DNA

With Epigenetics, Your DNA Can Change Within Your Lifetime

An early competitor to Darwin's theory of evolution by natural selection was Lamarckism. Posed by French scientist Jean-Baptiste Lamarck, the theory said that organisms could pass on characteristics acquired within their lifetimes — giraffes, for example, might stretch their necks as they reach for leaves higher on a tree, then pass those longer necks on to their offspring. Science has since named Darwin the resounding winner of that theoretical battle, but new research suggests that although Lamarck didn't have the big picture right, he may have been onto something. That research deals with epigenetics: the way that outside influences like environment and nutrition can actually change the way your genes are expressed, and pass those changes to your kids.

DNA 'n' Friends

When you think about DNA, you probably imagine that classic double-helix structure that looks like a twisted ladder. What you may not imagine is how that structure exists in your body. Those "ladders" are wound around marshmallow-shaped complexes of proteins called histones, and how tightly they're wound affects how easily the genes in that portion of the DNA can be expressed. Epigenetic markers on the histones influence that winding, and therefore influence gene expression.

At its very basic level, epigenetics is how the exact same DNA that codes for a liver cell can also code for a brain, heart, or blood cell: it turns off a few genes here and turns on a few genes there, and all of a sudden you've got a fully functioning organism made from all sorts of different cells. But at a much more mysterious level, epigenetics may also be the cause of all sorts of changes throughout your life. The research into those effects is still new, but what scientists know so far is pretty intriguing. Exercise, for example, may change the epigenetic marks in muscle and fat cells. The plastic additive BPA may have disease-causing epigenetic effects. The same goes for childhood trauma, which could explain why abuse victims have a higher risk of disease as adults.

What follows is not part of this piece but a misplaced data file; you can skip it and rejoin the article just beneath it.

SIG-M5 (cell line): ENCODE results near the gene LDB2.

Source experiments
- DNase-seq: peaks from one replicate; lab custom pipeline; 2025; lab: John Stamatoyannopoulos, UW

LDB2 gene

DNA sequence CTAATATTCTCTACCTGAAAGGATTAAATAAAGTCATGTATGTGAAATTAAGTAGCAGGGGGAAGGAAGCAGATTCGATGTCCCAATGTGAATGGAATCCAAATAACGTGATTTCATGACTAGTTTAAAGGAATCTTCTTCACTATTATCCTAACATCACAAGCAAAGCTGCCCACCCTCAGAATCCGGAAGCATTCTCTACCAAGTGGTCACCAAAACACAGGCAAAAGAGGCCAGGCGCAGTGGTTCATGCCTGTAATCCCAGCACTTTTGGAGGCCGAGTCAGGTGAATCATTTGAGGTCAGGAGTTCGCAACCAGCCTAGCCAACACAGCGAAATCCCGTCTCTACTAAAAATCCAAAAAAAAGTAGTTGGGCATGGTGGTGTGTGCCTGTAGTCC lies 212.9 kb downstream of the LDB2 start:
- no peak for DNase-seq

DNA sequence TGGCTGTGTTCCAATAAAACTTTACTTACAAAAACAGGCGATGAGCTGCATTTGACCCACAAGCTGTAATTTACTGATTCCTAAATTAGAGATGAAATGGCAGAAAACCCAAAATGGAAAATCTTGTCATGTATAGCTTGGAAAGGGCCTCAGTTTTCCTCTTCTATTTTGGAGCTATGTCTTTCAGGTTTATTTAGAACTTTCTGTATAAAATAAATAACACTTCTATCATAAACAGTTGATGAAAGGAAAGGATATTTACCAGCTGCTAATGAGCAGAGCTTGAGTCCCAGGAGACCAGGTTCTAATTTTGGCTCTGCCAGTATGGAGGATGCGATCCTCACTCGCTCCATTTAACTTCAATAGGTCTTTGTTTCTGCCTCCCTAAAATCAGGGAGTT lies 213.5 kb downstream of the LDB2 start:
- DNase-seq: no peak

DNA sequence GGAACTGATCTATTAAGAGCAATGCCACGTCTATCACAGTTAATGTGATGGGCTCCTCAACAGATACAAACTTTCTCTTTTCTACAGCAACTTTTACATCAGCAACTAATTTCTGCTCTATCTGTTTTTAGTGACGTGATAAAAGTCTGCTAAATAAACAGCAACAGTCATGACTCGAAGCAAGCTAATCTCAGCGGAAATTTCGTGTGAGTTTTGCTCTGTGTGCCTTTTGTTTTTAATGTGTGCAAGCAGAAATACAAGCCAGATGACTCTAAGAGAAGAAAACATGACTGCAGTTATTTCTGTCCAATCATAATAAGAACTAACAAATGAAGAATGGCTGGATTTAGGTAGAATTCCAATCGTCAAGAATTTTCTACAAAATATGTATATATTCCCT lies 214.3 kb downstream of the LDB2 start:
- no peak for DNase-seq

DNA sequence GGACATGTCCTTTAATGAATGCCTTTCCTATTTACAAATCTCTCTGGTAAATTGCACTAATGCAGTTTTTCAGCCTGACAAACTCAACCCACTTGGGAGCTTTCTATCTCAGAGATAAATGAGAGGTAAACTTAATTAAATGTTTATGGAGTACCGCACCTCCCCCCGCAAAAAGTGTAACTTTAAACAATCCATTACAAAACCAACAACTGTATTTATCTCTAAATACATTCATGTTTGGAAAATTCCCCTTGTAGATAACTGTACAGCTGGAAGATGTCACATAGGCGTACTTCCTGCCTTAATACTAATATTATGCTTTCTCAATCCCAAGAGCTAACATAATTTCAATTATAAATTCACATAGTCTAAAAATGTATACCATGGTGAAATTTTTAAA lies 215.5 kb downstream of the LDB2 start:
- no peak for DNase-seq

Leave Your Lamarck

But is that Lamarckism? Lamarck said that acquired characteristics could be inherited. Is that true of epigenetics? The answer is yes, within limits. Some of the most spine-tingling discoveries about epigenetics involve the effects they have on a person's offspring. The famous Överkalix study from 2002 looked at 300 people who had been exposed to famines in the early 1900s, and found that the amount of food a person had access to as a child influenced their grandchildren's cardiovascular risk. (Surprisingly, famine had a beneficial effect, giving later generations a lower risk of cardiovascular death). Likewise, a 2017 paper published in The FASEB Journal showed that famine could lead to smaller offspring two generations later. Other research suggests that risk of obesity, diabetes, and heart disease could be passed on through epigenetics.

But what's not clear is how long these changes last. One study in roundworms found that epigenetic changes in one generation could last for up to seven subsequent generations. But that's roundworms; an animal that one, lives for less than a year, and two, has genes we can mess with to see the exact mechanisms at work. Humans are much more complex, and when it comes to the changes scientists have seen, we can't rule out undetected DNA mutations or the effects of gut bacteria. Anyway, if Lamarck was right, generations of mice with their tails removed would produce tailless mice (they don't). And even if epigenetics can survive through hundreds of generations, there had to be a driving force behind it — and that force is natural selection.

Epigenetics 101

Share the knowledge!

Key Facts In This Video

  1. The epigenome doesn't change your DNA, but it decides how much or whether different genes are expressed in different cells in your body. 02:02

  2. If your genome (DNA) is the hardware of the computer, the epigenome is the software. 03:24

  3. Some of your epigenetic information is passed from generation to generation. 04:56

Written By
Ashley Hamer
September 1, 2017